How to Recognize Northern Cardinal Eggs
Wondering if the nest in your backyard contains cardinal eggs? Feel confident in your cardinal egg spotting skills with these tips.
What Do Cardinal Eggs Look Like?
There are a few ways to identify Northern cardinal eggs. First, look at their general color. The eggs of these birds come in hues of off-white, such as grayish white or greenish white. Then check the pattern. Cardinals lay eggs that have brown speckles. Their eggs are about 1 inch in length and an eighth of an inch wide. That’s about the size of your fingertip. Finally, knowing what type of nests cardinals build helps identify their eggs, too. If you’ve found off-white speckled eggs in a cup-shaped nest, there’s a good chance you’ve found cardinal eggs.
Learn how to identify bird eggs by color and size.
How Many Eggs Do Cardinals Lay?
A female Northern cardinal lays two to five eggs in a single clutch. (A clutch is the total number of eggs in one nesting attempt.) Northern cardinals don’t always mate for life, but they do form monogamous pairs. A pair of Northern cardinals will have one to three broods in a single breeding season. On rare occasions, they may have four broods. (A brood is a set of baby birds born at the same time with the same parents.)
When Do Cardinals Lay Eggs?
The cardinal breeding season is a little longer than other backyard birds’ breeding seasons. For example, both American goldfinches and black-capped chickadees have shorter breeding seasons. Cardinals usually lay their first clutch of eggs in March. They lay their second clutch of eggs around late May or early June. They may lay another clutch after that.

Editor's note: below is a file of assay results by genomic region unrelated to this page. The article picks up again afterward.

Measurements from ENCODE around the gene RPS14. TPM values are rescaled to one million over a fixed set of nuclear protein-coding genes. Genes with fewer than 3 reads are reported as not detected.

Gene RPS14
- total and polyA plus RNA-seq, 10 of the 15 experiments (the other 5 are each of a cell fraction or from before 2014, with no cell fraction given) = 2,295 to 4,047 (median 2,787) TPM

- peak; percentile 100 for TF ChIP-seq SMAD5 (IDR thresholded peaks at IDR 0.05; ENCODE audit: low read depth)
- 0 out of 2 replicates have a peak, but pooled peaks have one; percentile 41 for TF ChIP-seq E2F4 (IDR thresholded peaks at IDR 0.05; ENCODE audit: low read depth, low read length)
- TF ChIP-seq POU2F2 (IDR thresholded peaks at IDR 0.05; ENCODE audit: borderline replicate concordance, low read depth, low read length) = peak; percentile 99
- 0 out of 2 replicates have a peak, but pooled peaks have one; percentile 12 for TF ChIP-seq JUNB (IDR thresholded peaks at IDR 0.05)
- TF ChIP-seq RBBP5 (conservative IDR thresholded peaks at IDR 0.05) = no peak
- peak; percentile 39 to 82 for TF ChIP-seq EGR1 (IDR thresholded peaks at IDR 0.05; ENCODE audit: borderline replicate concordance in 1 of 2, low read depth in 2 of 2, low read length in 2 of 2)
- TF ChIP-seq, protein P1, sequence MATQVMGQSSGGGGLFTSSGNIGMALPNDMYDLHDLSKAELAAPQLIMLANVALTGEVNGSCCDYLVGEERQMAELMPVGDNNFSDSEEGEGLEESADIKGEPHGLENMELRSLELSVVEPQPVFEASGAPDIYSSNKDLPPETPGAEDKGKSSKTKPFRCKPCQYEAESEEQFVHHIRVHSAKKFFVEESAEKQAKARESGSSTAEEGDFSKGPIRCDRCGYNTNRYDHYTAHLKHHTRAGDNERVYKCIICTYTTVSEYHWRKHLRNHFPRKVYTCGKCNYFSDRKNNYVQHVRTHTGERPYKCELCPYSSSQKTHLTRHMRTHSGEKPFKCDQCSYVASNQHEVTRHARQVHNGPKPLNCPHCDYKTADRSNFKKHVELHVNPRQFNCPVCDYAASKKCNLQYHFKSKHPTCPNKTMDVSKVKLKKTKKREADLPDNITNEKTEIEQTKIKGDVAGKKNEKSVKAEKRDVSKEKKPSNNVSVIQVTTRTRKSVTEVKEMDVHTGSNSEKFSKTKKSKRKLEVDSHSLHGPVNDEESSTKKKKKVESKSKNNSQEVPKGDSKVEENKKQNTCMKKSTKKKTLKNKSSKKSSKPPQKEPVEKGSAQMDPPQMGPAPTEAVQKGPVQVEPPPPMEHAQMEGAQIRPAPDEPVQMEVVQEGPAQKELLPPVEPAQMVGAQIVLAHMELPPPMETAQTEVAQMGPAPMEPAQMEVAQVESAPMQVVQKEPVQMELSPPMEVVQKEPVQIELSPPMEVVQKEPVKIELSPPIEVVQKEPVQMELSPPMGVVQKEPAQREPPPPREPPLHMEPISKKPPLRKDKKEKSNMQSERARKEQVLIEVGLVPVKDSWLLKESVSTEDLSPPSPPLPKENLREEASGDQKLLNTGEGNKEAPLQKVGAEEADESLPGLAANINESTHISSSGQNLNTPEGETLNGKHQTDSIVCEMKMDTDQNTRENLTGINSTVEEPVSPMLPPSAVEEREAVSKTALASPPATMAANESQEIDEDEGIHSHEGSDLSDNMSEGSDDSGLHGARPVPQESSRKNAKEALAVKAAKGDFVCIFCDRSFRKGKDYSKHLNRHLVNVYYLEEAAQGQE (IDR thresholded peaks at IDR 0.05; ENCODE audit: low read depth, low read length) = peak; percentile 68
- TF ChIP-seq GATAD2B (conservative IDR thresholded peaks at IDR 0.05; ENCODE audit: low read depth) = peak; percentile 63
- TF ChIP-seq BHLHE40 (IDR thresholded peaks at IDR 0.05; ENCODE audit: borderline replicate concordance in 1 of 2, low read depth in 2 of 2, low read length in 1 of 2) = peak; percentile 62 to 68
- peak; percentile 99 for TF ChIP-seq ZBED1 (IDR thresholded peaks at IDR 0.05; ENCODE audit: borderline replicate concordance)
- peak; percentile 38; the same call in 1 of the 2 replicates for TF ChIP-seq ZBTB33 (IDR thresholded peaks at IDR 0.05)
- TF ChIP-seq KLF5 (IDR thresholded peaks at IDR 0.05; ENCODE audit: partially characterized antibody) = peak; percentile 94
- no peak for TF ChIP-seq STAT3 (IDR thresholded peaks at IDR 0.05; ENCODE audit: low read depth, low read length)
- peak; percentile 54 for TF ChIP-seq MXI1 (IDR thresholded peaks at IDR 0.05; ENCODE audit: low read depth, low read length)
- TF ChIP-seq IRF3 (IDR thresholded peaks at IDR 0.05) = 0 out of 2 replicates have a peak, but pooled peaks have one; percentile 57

Brown-headed cowbirds lay their eggs early in the season, too. This can make Northern cardinal nests an easy target. The female brown-headed cowbird doesn’t build her own nest. She layers her eggs in the nests of other birds, like cardinals. A female cardinal will then unknowingly raise the cowbird’s hungry young which can crowd out the cardinal’s own fledglings.
How Long Does it Take Cardinal Eggs to Hatch?
It takes cardinal eggs a little less than two weeks to hatch: about 11 to 13 days. Only the female cardinal sits on the eggs to keep them warm. The male cardinal helps out by bringing her food and defending their nesting territory. Once the eggs hatch, both parents work together to feed the nestlings a diet of insects. After nine to 11 days, the young leave their nest for the first time. But they won’t be truly independent until they’re 25 to 56 days old. The male cardinal might continue to feed the fledglings, while the female starts building the next nest.
Next learn what a cardinal’s song sounds like.